Overcomer [2019] (Movie Review)

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Plot Summary

A random small town is apparently falling apart due to the local factory closing down, and this decimates a Christian private school’s basketball team and sends the coach spiraling. When he already doesn’t even know what he’s going to do about a team, his superior, the principal, forces him to coach a one-girl cross-country team even though she has asthma! Along the way, he stumbles into a random hospital room containing someone who has surprising connections to the plot! Will he ever learn who he really is in Christ beyond just being a coach?

Production Quality (2 points)

Okay, so, what exactly was this $5 million budget spent on? Much of the production is fairly uninspiring. As usual for the Kendricks, it’s fine and mostly professional-looking, but for reals…all we get from this dollar amount is a bunch of vanilla sets, props, and locations mostly pertaining to people’s houses, a school campus, and lots of running\training footage? The decade-plus career of the brothers who brought Christian film out of the dark ages culminates with this? Besides the overall blah-ness of the layout, tons of time is wasted on nothing special in this film, and the editing seems very disjointed and disorganized. However, much of this could be due to the lack of any substantial plot content…

Plot and Storyline Quality (.5 point)

…which makes us wonder what the story actually is here. What are we supposed to focus on? The less than half-an-hour treatise on small towns falling apart? Five minutes of basketball footage? Alex Kendrick getting angry and throwing things? A runner with asthma? A random guy in a hospital? In all actuality, the blind man in the hospital bed is the most worthwhile subplot of the entire film, and it keeps this section from being abysmal, yet we only hear this part of the story through spoken word rather than via effective flashbacks. The only way to fix this film would be the focus entirely on this part of the story (the past and present narratives of the blind man and his interactions with other side characters) through a non-linear plot style. However, we don’t get this in Overcomer as we’re instead left with a very disjointed and disorganized storyline that gives us no opportunity to get to know the characters except that Alex Kendrick’s character is an almost-perfect white guy who has to save a non-white girl. Therein, there are many disturbing themes, such as the white family being overly good as they help the ‘bad’ African American girl; it goes without saying that a very disturbing plot point involves the school principal telling the coach to aid said minority minor in going around and lying to her legal guardian in basically illegal fashions. These actions are painted as good and never receive any consequences because the white characters can do no wrong. It’s too bad that the cross-country athlete character never stood a chance with the poor dialogue written for her character…she’s essentially programmed to respond to the prompts of her Caucasian helpers with little thought of her own. Elsewhere, old Kendrick humor is dying a slow and painful death as cringe-worthy attempts at comedy litter the already-confusing landscape of this storyline. In the end, it’s very difficult to think this plot had any other goals besides pushing propaganda and some kind of weird suburban version of Christianity.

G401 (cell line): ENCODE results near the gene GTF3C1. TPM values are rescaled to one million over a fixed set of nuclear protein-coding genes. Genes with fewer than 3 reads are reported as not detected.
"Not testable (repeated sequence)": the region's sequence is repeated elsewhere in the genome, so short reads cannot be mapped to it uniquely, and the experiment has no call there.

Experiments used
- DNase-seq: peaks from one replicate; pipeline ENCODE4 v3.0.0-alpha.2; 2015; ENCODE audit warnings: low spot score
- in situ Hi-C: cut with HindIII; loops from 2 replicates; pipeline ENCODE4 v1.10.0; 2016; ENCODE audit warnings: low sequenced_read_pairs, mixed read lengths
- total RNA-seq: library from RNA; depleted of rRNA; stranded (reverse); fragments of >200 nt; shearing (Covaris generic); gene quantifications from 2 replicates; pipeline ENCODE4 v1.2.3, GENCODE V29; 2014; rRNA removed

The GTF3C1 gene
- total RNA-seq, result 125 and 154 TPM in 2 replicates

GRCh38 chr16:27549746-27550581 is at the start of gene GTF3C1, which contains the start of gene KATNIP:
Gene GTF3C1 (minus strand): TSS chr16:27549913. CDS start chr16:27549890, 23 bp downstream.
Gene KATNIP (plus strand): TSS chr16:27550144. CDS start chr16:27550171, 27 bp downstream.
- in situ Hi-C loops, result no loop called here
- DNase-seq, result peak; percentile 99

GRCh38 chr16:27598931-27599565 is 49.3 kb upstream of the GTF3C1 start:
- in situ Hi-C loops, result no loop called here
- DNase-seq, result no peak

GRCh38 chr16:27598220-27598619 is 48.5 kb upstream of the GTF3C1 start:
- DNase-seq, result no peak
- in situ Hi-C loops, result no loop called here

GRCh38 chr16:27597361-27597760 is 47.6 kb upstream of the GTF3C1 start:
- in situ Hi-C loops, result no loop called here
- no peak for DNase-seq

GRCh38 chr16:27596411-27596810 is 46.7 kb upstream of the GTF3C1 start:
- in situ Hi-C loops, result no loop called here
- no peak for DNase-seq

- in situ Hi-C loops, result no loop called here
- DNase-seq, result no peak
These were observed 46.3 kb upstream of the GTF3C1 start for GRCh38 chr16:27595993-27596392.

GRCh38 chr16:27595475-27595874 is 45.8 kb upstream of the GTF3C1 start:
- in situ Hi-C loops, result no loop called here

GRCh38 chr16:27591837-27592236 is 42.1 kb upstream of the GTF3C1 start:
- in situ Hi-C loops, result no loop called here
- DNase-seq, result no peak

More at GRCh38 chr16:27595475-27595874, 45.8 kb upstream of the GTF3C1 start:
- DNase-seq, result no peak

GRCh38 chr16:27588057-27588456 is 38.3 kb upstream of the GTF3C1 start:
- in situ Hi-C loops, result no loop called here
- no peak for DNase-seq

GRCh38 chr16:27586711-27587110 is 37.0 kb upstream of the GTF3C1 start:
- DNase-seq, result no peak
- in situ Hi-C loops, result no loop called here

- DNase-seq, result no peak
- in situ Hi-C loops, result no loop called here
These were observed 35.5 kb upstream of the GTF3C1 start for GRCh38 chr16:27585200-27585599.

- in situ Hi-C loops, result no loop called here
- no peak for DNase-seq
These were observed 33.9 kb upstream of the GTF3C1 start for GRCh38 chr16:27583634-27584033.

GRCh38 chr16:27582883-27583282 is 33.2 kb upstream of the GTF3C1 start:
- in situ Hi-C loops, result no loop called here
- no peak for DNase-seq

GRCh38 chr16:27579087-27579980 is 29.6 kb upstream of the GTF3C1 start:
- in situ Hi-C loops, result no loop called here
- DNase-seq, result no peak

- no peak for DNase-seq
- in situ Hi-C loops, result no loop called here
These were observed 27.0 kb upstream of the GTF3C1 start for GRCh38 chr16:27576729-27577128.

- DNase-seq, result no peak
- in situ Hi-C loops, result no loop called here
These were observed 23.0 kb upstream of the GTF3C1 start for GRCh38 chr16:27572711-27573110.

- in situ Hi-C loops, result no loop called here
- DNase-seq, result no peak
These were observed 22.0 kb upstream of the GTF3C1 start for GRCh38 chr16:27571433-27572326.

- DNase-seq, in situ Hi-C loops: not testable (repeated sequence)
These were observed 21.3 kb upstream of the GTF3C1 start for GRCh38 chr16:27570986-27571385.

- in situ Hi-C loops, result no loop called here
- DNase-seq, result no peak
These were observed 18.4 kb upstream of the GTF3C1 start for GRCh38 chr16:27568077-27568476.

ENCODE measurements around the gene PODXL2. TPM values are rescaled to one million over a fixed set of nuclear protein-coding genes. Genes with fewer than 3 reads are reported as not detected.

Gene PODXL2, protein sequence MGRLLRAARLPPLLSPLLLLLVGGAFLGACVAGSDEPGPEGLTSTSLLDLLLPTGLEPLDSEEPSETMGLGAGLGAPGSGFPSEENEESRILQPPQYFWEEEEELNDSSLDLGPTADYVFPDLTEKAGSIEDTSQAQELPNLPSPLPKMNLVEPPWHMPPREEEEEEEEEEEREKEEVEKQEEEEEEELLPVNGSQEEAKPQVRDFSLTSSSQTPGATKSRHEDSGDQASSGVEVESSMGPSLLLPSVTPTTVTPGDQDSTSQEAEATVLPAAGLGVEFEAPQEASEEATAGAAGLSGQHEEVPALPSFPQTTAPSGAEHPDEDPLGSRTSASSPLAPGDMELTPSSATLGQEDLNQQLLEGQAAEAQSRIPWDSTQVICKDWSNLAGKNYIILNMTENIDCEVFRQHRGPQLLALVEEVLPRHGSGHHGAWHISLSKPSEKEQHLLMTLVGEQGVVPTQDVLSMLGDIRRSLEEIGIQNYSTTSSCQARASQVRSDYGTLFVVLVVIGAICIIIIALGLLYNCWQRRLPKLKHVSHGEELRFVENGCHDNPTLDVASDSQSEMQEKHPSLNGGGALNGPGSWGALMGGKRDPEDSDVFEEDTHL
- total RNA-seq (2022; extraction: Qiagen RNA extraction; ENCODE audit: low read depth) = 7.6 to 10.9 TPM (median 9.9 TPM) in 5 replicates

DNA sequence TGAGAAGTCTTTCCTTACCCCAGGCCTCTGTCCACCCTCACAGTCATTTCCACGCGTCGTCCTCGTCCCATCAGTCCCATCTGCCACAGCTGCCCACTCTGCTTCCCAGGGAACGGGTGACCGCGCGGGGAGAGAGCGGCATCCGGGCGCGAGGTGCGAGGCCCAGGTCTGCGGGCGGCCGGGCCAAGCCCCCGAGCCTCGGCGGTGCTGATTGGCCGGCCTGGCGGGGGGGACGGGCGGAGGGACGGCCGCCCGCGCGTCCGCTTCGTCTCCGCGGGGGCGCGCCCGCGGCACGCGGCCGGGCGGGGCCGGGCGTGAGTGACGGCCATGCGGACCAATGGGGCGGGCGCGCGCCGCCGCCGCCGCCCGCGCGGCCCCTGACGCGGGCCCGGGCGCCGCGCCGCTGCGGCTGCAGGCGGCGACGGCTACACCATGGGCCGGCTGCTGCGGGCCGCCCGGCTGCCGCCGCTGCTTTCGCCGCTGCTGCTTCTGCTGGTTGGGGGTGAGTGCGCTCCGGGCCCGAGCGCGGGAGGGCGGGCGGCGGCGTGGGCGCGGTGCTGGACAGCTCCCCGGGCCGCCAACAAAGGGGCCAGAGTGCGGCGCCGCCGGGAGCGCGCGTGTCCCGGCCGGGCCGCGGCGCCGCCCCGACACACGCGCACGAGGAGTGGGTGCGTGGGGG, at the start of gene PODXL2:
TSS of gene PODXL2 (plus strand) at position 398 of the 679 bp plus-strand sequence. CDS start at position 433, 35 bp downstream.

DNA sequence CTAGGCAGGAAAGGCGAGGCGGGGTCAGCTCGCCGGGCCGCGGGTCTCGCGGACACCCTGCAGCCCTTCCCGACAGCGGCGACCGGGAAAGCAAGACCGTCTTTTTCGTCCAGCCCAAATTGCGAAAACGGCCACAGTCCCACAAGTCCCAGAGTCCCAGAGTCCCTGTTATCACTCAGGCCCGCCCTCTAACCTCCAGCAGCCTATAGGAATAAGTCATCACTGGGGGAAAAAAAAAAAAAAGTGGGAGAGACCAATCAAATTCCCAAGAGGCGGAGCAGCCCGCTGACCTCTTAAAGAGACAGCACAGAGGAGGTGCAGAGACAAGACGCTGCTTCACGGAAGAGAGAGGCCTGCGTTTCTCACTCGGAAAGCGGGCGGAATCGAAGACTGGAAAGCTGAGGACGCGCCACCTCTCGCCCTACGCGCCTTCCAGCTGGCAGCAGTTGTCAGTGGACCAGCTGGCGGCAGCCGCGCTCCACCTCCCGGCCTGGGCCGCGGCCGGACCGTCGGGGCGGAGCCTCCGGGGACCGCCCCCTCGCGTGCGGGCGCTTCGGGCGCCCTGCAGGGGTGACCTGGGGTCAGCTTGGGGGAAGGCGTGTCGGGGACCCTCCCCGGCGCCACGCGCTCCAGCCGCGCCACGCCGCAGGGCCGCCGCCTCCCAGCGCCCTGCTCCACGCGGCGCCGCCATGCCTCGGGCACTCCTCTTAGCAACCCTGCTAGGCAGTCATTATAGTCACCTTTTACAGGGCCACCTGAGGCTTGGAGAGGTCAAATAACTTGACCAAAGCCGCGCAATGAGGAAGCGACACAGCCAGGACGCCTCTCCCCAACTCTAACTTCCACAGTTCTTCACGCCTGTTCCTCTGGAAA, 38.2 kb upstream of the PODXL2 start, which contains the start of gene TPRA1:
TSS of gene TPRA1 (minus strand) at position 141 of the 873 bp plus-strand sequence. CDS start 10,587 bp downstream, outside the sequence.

Acting Quality (1.5 points)

The Kendricks can choose literally anyone to be in their films; some cast members would do it for free, yet Alex insists on continually casting himself in lead roles he can’t pull off. He and Shari Rigby crowd out the runtime of Overcomer with bland and forgettable performances that drown out better skills from supporting (non-white) cast members who are barely given a chance to do anything. For instance, Priscilla Shirer and Cameron Arnett have plenty of acting skills, but we don’t see them as often as we see awkward white people. Aryn Wright-Thompson probably has something to offer if she was ever given a shot to do something besides robotically repeat stale lines. In the end, this section is fine, but it punctuates a surprisingly bad effort from the Kendricks.